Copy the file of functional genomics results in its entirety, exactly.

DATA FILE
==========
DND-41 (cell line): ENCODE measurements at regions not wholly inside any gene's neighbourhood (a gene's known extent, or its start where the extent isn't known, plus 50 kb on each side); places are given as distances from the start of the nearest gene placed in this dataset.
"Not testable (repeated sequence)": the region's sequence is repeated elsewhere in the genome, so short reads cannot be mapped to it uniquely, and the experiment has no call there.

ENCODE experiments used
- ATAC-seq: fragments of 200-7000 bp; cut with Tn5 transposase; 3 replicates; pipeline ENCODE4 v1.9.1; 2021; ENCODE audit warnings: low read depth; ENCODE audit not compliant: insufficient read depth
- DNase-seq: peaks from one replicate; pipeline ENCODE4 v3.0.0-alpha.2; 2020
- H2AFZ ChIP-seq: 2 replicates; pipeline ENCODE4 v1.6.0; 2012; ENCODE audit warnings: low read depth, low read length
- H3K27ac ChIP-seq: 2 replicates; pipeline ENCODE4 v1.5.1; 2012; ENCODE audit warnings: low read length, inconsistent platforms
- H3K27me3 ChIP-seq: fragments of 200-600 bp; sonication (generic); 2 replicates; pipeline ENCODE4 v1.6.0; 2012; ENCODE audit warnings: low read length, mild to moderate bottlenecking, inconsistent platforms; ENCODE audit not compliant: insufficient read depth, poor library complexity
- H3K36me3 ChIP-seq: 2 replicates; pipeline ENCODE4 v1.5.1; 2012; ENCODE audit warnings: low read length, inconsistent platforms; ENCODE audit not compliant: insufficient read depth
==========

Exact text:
DND-41 (cell line): ENCODE measurements at regions not wholly inside any gene's neighbourhood (a gene's known extent, or its start where the extent isn't known, plus 50 kb on each side); places are given as distances from the start of the nearest gene placed in this dataset.
"Not testable (repeated sequence)": the region's sequence is repeated elsewhere in the genome, so short reads cannot be mapped to it uniquely, and the experiment has no call there.

ENCODE experiments used
- ATAC-seq: fragments of 200-7000 bp; cut with Tn5 transposase; 3 replicates; pipeline ENCODE4 v1.9.1; 2021; ENCODE audit warnings: low read depth; ENCODE audit not compliant: insufficient read depth
- DNase-seq: peaks from one replicate; pipeline ENCODE4 v3.0.0-alpha.2; 2020
- H2AFZ ChIP-seq: 2 replicates; pipeline ENCODE4 v1.6.0; 2012; ENCODE audit warnings: low read depth, low read length
- H3K27ac ChIP-seq: 2 replicates; pipeline ENCODE4 v1.5.1; 2012; ENCODE audit warnings: low read length, inconsistent platforms
- H3K27me3 ChIP-seq: fragments of 200-600 bp; sonication (generic); 2 replicates; pipeline ENCODE4 v1.6.0; 2012; ENCODE audit warnings: low read length, mild to moderate bottlenecking, inconsistent platforms; ENCODE audit not compliant: insufficient read depth, poor library complexity
- H3K36me3 ChIP-seq: 2 replicates; pipeline ENCODE4 v1.5.1; 2012; ENCODE audit warnings: low read length, inconsistent platforms; ENCODE audit not compliant: insufficient read depth